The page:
Say there was an incident where someone robbed a bank, assaulted two employees and killed the bank manager; under the US system only the homicide would be reported. In Canada, all four offences would be reported and reflected in our violent crime stats. I'm unsure if that means that if two people were murdered in one incident in the US, only one murder would go into the statistics.

Without the raw data I'm not sure how well the two sets of statistics can be compared, due to the differences in reporting policies.


Here's the Canadian stats for 2005, maybe you can make more sense out of them than I can.

One thing that surprised me is that Vancouver (city proper) had a higher murder rate than Toronto (city proper) in 2005. I had no idea.
I can't even remember to lock my doors half the time (I'm the one Micheal Moore was talking about). :shk:



posted on Nov, 9 2006 @ 01:23 PM
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Edmonton is a city that scares me. Living on the east coast, murders and rapes are something we rarely hear of. If we do, its in the national section of our newspaper. When I lived in Red Deer, there was a steady stream of murders that summer. I actually believe there was a serial killer preying on prostitutes in the city. Never heard anything else on the story after moving home, so I'm not sure what ever came of it.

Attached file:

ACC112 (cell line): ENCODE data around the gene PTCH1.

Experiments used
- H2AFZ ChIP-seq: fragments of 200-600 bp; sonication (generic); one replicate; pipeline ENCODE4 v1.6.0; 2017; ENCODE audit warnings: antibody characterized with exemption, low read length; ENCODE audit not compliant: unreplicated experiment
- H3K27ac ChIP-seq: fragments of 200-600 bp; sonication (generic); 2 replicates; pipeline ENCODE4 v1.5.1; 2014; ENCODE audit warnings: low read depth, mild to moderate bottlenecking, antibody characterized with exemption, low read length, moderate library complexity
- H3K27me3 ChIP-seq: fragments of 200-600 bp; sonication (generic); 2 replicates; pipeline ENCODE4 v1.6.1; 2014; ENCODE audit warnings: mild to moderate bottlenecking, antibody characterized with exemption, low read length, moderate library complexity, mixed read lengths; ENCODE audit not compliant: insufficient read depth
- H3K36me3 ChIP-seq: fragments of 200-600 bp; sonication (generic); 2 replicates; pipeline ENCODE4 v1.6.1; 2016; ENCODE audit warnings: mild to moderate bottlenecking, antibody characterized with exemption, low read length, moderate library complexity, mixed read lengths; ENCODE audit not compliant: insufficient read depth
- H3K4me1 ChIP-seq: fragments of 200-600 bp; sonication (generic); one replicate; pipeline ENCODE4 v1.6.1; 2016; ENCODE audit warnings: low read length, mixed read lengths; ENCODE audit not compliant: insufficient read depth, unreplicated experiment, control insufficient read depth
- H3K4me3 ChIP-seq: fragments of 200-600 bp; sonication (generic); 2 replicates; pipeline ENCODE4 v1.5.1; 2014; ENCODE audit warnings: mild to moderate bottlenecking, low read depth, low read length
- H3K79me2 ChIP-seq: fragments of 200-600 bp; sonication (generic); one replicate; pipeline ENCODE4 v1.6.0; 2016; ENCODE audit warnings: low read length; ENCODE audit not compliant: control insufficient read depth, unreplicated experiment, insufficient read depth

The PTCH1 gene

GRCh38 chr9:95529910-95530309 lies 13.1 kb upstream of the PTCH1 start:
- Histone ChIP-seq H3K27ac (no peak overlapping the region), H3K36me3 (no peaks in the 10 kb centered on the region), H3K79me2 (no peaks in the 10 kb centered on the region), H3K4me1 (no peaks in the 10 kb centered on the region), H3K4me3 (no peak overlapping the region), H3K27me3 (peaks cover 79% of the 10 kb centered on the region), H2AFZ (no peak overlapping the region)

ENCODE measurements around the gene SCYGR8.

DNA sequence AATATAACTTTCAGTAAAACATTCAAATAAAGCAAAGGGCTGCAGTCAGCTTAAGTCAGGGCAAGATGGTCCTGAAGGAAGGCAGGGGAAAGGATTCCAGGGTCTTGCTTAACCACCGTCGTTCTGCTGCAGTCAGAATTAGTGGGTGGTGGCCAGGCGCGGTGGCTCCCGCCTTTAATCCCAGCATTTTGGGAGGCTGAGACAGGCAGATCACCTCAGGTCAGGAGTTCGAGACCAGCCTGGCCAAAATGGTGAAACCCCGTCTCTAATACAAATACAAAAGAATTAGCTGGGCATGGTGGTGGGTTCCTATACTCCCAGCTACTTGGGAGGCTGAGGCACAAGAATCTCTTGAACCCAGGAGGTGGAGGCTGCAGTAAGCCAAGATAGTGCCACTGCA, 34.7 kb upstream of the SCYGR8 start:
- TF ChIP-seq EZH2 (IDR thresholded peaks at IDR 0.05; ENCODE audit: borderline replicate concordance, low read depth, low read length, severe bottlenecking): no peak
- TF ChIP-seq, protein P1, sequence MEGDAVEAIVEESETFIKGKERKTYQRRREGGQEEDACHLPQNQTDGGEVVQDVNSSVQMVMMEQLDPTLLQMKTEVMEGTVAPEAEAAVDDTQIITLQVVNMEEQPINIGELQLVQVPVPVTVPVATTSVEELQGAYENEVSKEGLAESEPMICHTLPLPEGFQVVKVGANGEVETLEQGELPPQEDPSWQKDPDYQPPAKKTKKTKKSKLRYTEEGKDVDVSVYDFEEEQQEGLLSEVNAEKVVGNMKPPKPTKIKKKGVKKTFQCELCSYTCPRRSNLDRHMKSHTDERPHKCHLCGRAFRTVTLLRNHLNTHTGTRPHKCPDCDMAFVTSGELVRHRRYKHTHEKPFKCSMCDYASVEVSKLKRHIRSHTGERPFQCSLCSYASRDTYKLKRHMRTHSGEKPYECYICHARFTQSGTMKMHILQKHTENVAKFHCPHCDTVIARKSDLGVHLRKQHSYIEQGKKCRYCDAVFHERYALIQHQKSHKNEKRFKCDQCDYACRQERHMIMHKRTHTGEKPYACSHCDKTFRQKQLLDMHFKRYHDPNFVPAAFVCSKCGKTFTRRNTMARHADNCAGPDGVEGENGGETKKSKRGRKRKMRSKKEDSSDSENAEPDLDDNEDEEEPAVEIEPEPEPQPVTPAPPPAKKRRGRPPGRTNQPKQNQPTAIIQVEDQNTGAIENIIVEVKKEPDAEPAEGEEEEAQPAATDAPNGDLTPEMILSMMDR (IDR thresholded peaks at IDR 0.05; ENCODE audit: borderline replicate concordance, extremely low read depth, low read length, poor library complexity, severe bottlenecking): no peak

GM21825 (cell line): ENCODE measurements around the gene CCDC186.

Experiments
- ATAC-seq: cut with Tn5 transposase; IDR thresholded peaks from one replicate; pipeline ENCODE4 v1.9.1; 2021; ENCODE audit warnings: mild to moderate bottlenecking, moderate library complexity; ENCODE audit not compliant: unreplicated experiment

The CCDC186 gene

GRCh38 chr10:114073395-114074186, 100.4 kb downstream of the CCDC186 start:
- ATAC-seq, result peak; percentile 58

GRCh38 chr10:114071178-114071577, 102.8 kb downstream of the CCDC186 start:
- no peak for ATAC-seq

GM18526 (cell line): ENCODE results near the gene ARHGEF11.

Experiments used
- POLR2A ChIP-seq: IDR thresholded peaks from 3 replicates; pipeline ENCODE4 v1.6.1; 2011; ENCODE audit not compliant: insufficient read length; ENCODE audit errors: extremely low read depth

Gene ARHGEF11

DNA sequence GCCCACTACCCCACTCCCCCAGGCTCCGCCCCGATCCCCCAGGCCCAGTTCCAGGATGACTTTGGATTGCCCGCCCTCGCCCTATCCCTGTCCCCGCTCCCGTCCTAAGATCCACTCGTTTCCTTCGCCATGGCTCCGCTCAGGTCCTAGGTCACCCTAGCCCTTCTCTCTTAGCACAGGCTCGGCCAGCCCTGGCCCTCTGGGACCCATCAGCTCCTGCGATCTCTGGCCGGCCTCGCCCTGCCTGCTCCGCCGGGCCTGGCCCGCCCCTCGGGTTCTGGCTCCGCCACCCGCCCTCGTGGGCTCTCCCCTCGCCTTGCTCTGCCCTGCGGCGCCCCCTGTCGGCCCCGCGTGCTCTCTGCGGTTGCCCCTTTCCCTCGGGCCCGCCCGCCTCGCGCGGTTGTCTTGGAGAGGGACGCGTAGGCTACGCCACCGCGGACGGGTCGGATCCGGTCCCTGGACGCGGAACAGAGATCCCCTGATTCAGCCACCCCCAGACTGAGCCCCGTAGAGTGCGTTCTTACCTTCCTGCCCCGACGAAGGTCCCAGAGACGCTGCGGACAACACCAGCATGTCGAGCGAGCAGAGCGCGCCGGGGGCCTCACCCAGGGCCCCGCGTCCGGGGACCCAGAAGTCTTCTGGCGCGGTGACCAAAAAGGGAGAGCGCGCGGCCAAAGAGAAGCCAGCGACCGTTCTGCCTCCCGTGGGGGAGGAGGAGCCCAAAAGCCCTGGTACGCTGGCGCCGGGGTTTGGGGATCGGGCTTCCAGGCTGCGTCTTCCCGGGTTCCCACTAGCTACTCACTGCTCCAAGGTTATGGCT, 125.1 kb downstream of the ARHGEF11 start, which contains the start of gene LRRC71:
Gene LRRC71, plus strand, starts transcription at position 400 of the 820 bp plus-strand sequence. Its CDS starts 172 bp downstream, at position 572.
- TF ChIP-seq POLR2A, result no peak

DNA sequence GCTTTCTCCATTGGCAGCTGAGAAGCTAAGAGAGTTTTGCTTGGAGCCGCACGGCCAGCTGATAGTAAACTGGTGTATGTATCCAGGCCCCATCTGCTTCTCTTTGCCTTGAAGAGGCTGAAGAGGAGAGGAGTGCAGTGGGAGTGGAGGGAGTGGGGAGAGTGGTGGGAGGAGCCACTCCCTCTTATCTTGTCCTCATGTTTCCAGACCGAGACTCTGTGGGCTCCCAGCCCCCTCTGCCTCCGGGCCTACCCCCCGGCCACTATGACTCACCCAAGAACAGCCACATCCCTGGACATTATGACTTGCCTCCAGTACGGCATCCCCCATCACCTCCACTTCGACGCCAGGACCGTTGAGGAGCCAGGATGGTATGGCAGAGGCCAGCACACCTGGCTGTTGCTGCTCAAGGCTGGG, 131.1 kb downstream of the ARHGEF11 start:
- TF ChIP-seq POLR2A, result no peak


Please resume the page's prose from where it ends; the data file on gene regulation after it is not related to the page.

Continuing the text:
It was in the summer of 2005 though, so I'll have to have a look into it. Maybe one of our members from Alberta has some insight to this story.

Thank you for the stats Duzey.